Infective endocarditis is an infection of a heart valve, lining of a cardiac chamber or blood vessel. It is usually a bacterial infection and has a high rate of mortality.
- Congenital lesions e.g. Ventricular septal defects, bicuspid aortic valve, coarctation of aorta
- IV drug abuse
- Prosthetic valve replacement
- Cardiac/urinary catheterisation
- Invasive diagnostic or surgical procedures
- Colorectal cancer
Endocarditis usually produces valve regurgitation. Left-sided valves are most commonly affected, with the mitral valve being the commonest.
Right-sided lesions mostly occur following IV drug abuse. This is because blood from the peripheries, which can carry bacteria introduced by the needle, drains into the right side of the heart.
Strep. viridians (50% of cases): dental procedures
Staph. aureus (20% of cases): IV drug abuse, prosthetic heart valves
Enterococcus faecalis (10% of cases): Urinary catheter, cystoscopy, colonoscopy
Staph. epidermidis: Prosthetic heart valves, dialysis
Strep. bovis: colorectal cancer
Fungi e.g. candida, aspergillus, histoplasma: Immunocompromised
Endocarditis usually arises as a consequence of 2 factors: abnormal cardiac endothelium (which facilitates organism adherence) and presence of pathogens in the bloodstream.
Circulating microorganisms can then adhere to cardiac tissues. Once adhered, they become encased in fibrin and platelets to grow rapidly into vegetations.
Presentation is variable and involves both structural and septic features. Common features include:
- Malaise, anorexia and weight loss
- Embolic events
- New or changing murmurs
- Heart failure
The most important investigations are blood cultures and echocardiograms.
- Blood cultures: take 3 samples of blood cultures. Must be taken before antibiotics are administered.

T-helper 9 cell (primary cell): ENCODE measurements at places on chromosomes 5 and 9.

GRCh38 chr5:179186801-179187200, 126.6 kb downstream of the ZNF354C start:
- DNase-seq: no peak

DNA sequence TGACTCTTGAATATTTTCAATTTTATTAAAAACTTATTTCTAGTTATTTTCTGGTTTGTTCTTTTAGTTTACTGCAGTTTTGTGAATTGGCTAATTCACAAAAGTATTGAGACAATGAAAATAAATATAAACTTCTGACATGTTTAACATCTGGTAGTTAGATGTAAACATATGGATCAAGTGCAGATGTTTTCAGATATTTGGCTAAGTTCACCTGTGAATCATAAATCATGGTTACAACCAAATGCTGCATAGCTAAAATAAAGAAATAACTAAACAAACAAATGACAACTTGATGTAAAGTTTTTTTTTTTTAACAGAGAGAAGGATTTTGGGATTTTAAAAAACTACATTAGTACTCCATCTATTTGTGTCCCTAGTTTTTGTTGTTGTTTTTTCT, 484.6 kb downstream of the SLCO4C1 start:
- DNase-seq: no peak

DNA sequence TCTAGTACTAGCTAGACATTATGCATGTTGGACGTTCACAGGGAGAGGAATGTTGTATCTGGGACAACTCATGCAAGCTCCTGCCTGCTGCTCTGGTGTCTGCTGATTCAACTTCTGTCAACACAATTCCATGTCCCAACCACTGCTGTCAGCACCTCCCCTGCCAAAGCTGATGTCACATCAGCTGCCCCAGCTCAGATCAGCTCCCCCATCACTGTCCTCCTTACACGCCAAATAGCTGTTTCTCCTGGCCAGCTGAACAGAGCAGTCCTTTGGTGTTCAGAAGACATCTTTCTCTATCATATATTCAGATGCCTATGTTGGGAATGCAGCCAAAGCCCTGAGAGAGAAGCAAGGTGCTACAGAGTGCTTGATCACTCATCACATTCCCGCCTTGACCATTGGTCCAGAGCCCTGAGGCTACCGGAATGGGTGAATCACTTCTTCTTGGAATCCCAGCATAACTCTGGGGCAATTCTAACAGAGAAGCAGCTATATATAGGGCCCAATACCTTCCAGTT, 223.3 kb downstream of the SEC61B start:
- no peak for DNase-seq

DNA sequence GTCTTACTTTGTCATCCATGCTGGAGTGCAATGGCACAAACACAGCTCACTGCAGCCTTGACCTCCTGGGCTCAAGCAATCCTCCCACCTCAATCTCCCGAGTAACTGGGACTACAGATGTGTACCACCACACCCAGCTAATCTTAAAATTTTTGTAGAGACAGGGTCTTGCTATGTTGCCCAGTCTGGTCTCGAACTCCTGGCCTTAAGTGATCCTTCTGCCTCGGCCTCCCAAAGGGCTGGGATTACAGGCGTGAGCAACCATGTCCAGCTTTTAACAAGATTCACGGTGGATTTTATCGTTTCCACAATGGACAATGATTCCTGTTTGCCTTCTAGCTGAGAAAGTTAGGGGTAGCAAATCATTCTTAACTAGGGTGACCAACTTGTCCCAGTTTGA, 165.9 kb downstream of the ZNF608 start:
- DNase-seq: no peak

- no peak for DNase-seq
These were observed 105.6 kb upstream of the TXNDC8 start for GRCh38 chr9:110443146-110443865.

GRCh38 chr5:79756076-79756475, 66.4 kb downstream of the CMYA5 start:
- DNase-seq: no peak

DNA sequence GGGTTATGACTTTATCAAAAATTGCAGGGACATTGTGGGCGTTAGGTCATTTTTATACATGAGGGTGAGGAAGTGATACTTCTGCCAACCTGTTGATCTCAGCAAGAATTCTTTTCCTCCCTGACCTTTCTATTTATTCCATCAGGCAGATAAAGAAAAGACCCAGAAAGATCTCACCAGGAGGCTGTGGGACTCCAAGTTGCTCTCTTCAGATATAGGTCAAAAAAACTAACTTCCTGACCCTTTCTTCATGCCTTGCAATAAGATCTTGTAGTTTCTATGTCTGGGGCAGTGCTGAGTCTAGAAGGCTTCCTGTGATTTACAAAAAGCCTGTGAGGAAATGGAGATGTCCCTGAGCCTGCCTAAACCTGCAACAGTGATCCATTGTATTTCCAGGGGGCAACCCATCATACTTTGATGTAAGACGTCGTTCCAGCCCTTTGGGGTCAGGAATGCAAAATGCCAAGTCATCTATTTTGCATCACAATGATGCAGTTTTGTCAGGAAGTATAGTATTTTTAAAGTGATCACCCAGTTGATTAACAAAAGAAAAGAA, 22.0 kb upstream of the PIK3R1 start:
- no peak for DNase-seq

- Echocardiograms: definitive investigation for confirming vegetations.
- Urine dipstick – microscopic haematuria (glomerulonephritis due to circulating antigens)
- Fundoscopy – Roth’s spot
- Routine blood tests – raised CRP/ESR, normocytic anaemia
- Chest x-ray
Diagnosing according to Duke’s criteria
A set of criteria for diagnosing infective endocarditis. Diagnose endocarditis if one of the following are met:
- 2 major criteria
- 1 major + 2 minor
- 5 minor
|Typical organism on blood culture |
Typical finding on echocardiogram e.g. vegetation, abscess, dehiscence
|Atypical organism on blood culture |
Atypical findings on echocardiogram
Embolic events e.g. arterial emboli, splinter haemorrhages
Immunologic findings e.g. Osler’s nodes, Janeway lesions, Roth spots, Roth spots
Predisposition e.g. prosthetic heart valve
Acutely, stabilise the patient and provide broad-spectrum antibiotics, such as IV gentamicin with benzylpenicillin; blood cultures should ideally be taken before starting antibiotics. Antibiotics should subsequently be tailored according to the sensitivity of organism and continued for 4-6 weeks.
Once the infection is eliminated, surgery should be offered to patients with large vegetations, new murmurs or abscesses.
20% fatality rate if treated. Mortality approaches 100% if untreated.